Ap­ple opin­ion

Ap­ple wants to turn its re­tail stores into learn­ing hubs and to teach cod­ing. What’s wrong with that?

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Tim Cook has re­peat­edly stated his be­lief that Ap­ple should aim to make the world a bet­ter place, and he’s put Ap­ple’s money where his mouth is: for ex­am­ple, in Septem­ber Ap­ple made a size­able do­na­tion to help the EU refugee cri­sis and of­fered to dou­ble up on Ap­ple em­ploy­ees’ do­na­tions too. But money isn’t all that Ap­ple’s of­fer­ing. In a rare in­ter­view, Ap­ple re­tail boss An­gela Ahrendts has out­lined plans to make Ap­ple Stores into hubs, com­mu­nity cen­tres that of­fer help to peo­ple. One of the ex­am­ples she gave was teach­ing women and eth­nic mi­nori­ties to code.

What Ap­ple is de­scrib­ing is phi­lan­thropy, which is when the very rich use some of their money or resources to try change the world in some way. From An­drew Carnegie’s li­braries to Bill Gates’ bat­tle against malaria in de­vel­op­ing coun­tries, to Steve Woz­niak’s do­na­tions of money and per­sonal time to IT in lo­cal schools, phi­lan­thropy can do an enor­mous amount of good. But there’s a down­side to it too, and it’s a sim­ple one: who pays for the things that aren’t lucky enough to catch the phi­lan­thropists’ at­ten­tion?

Teach­ing peo­ple to code is un­doubt­edly a good thing, but it’s a lit­tle self-in­ter­ested too: the peo­ple Ap­ple teaches to code to­day could be­come the Ap­ple en­gi­neers of to­mor­row. What about teach­ing peo­ple to read in­stead? US pub­lic schools are in cri­sis af­ter nine con­sec­u­tive years of cuts. A lit­tle Ap­ple money there could go a very long way.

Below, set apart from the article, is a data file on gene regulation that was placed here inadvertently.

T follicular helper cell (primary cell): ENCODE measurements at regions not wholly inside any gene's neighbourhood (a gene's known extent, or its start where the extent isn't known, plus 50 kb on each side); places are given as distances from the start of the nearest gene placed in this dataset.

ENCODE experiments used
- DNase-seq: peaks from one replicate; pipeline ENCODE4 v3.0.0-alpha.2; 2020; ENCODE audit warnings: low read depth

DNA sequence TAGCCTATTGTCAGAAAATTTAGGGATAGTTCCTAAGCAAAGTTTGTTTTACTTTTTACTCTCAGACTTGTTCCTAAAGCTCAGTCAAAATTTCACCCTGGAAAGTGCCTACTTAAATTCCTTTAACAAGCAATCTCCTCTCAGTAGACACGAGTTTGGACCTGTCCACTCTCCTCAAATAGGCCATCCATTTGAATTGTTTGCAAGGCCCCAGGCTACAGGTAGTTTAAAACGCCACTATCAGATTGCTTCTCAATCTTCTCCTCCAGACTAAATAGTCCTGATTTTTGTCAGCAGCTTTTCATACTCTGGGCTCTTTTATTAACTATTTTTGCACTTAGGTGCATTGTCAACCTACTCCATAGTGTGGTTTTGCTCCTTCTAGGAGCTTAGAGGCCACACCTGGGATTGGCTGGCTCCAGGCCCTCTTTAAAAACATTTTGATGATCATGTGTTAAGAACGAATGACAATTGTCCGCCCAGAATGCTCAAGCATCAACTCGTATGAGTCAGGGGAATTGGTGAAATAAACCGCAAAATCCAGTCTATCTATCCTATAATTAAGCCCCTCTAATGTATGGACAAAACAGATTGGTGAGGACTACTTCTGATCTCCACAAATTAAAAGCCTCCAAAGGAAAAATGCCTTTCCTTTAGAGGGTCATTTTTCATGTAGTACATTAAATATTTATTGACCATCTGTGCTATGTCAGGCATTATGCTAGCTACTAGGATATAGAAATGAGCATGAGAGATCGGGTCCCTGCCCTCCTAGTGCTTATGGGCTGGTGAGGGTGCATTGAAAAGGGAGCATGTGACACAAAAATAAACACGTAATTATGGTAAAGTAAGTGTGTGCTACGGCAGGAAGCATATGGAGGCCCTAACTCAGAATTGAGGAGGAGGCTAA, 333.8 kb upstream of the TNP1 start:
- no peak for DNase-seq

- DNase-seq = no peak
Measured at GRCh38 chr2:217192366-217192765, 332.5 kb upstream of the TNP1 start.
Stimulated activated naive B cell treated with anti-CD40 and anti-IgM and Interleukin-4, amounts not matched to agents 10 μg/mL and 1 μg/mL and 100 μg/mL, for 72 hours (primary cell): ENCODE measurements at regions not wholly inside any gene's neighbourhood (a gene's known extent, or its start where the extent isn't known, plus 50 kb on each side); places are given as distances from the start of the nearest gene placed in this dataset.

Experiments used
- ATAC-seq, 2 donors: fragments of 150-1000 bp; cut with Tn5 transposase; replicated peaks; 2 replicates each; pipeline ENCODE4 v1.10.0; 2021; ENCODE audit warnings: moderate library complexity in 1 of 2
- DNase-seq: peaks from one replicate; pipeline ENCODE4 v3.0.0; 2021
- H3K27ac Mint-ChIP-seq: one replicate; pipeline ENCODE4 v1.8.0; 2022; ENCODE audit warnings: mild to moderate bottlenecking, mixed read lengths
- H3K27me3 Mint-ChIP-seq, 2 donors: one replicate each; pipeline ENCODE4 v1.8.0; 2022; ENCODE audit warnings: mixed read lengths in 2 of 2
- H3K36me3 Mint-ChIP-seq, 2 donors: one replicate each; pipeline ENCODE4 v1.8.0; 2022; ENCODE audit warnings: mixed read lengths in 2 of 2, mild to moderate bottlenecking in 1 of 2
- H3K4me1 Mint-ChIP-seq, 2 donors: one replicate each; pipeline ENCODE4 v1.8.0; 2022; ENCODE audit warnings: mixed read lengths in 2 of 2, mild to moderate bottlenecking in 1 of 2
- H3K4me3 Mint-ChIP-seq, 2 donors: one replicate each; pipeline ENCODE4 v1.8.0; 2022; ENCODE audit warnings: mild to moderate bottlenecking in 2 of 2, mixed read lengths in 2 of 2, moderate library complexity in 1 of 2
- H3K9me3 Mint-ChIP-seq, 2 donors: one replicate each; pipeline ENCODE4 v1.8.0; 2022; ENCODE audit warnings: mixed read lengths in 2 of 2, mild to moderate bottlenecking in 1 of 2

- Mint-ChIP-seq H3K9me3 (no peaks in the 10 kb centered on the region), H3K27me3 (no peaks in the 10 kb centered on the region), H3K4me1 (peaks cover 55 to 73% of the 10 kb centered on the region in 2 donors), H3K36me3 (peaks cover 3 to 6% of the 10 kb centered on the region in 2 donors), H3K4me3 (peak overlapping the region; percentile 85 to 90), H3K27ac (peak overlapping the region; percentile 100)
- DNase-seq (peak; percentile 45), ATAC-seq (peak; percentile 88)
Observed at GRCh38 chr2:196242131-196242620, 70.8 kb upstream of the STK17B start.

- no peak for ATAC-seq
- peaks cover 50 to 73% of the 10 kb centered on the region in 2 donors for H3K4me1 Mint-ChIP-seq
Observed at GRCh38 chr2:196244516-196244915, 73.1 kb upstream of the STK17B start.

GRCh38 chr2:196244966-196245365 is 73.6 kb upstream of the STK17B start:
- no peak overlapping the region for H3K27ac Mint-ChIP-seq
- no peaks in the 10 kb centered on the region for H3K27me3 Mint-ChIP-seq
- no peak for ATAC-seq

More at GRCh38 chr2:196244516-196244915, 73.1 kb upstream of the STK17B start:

This isn’t ‘whataboutery’, the in­ter­net tac­tic where any­thing good is damned by say­ing “yeah, but what about…?” It’s about whether Ap­ple is the best judge of which things de­serve fund­ing. We al­ready have or­gan­i­sa­tions to do that: they’re called gov­ern­ments, and the money they have – or don’t have – to spend comes largely from the tax that firms such as Ap­ple, Google and Mi­crosoft pay or don’t pay. Just 11% of US tax re­ceipts come from cor­po­rate taxes, and the amount has been fall­ing for years; Bloomberg re­ports that US tech com­pa­nies – not all com­pa­nies, just tech ones – are cur­rently and com­pletely le­gally “stash­ing” $2.1 tril­lion over­seas to avoid pay­ing tax. That sum is the same amount as the en­tire US tax take for 2010. $2.1 tril­lion would pay for so­cial se­cu­rity and health care with money left over. It’s four times the defence bud­get, and five times the bud­get for un­em­ploy­ment com­pen­sa­tion and food stamps.

Tim Cook and An­gela Ahrendts seem to be good peo­ple, with good hearts. But if Cook re­ally wants Ap­ple to “leave the world a bet­ter place than we found it”, he could take a look at chang­ing Ap­ple’s ac­count­ing prac­tises as well as its re­tail out­lets.

Free­lance jour­nal­ist Gary Mar­shall used to work as a tech trainer. “Novell NetWare and Win­dows 3.11”, he re­calls – with a shiver.

Ap­ple teach­ing peo­ple to code is un­doubt­edly a good thing, but it’s a lit­tle self-in­ter­ested too

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